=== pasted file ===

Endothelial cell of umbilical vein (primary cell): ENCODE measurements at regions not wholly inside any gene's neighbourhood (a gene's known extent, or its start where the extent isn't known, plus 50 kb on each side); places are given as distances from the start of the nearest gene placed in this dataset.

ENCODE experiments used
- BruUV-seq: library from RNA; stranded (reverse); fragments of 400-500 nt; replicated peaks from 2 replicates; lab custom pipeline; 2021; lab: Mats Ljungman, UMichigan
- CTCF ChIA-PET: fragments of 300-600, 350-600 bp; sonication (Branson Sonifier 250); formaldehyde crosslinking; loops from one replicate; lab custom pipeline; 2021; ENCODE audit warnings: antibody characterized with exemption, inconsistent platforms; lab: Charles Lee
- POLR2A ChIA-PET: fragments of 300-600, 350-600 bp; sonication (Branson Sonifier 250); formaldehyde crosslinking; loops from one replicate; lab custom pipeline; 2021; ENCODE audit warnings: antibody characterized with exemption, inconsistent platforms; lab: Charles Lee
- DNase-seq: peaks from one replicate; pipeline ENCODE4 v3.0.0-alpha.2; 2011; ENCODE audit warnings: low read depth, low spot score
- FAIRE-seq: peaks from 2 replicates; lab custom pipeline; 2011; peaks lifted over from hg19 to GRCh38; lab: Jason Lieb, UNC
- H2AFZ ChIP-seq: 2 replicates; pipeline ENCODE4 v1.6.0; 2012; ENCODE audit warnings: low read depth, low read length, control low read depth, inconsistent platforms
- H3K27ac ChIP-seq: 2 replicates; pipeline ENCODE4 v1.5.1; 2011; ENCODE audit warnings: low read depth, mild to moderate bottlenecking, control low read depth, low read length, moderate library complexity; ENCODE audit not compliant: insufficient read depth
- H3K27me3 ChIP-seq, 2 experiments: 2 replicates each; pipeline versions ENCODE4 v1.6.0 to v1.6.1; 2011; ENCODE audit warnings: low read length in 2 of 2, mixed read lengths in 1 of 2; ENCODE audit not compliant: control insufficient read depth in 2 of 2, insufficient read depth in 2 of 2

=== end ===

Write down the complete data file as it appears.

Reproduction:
Endothelial cell of umbilical vein (primary cell): ENCODE measurements at regions not wholly inside any gene's neighbourhood (a gene's known extent, or its start where the extent isn't known, plus 50 kb on each side); places are given as distances from the start of the nearest gene placed in this dataset.

ENCODE experiments used
- BruUV-seq: library from RNA; stranded (reverse); fragments of 400-500 nt; replicated peaks from 2 replicates; lab custom pipeline; 2021; lab: Mats Ljungman, UMichigan
- CTCF ChIA-PET: fragments of 300-600, 350-600 bp; sonication (Branson Sonifier 250); formaldehyde crosslinking; loops from one replicate; lab custom pipeline; 2021; ENCODE audit warnings: antibody characterized with exemption, inconsistent platforms; lab: Charles Lee
- POLR2A ChIA-PET: fragments of 300-600, 350-600 bp; sonication (Branson Sonifier 250); formaldehyde crosslinking; loops from one replicate; lab custom pipeline; 2021; ENCODE audit warnings: antibody characterized with exemption, inconsistent platforms; lab: Charles Lee
- DNase-seq: peaks from one replicate; pipeline ENCODE4 v3.0.0-alpha.2; 2011; ENCODE audit warnings: low read depth, low spot score
- FAIRE-seq: peaks from 2 replicates; lab custom pipeline; 2011; peaks lifted over from hg19 to GRCh38; lab: Jason Lieb, UNC
- H2AFZ ChIP-seq: 2 replicates; pipeline ENCODE4 v1.6.0; 2012; ENCODE audit warnings: low read depth, low read length, control low read depth, inconsistent platforms
- H3K27ac ChIP-seq: 2 replicates; pipeline ENCODE4 v1.5.1; 2011; ENCODE audit warnings: low read depth, mild to moderate bottlenecking, control low read depth, low read length, moderate library complexity; ENCODE audit not compliant: insufficient read depth
- H3K27me3 ChIP-seq, 2 experiments: 2 replicates each; pipeline versions ENCODE4 v1.6.0 to v1.6.1; 2011; ENCODE audit warnings: low read length in 2 of 2, mixed read lengths in 1 of 2; ENCODE audit not compliant: control insufficient read depth in 2 of 2, insufficient read depth in 2 of 2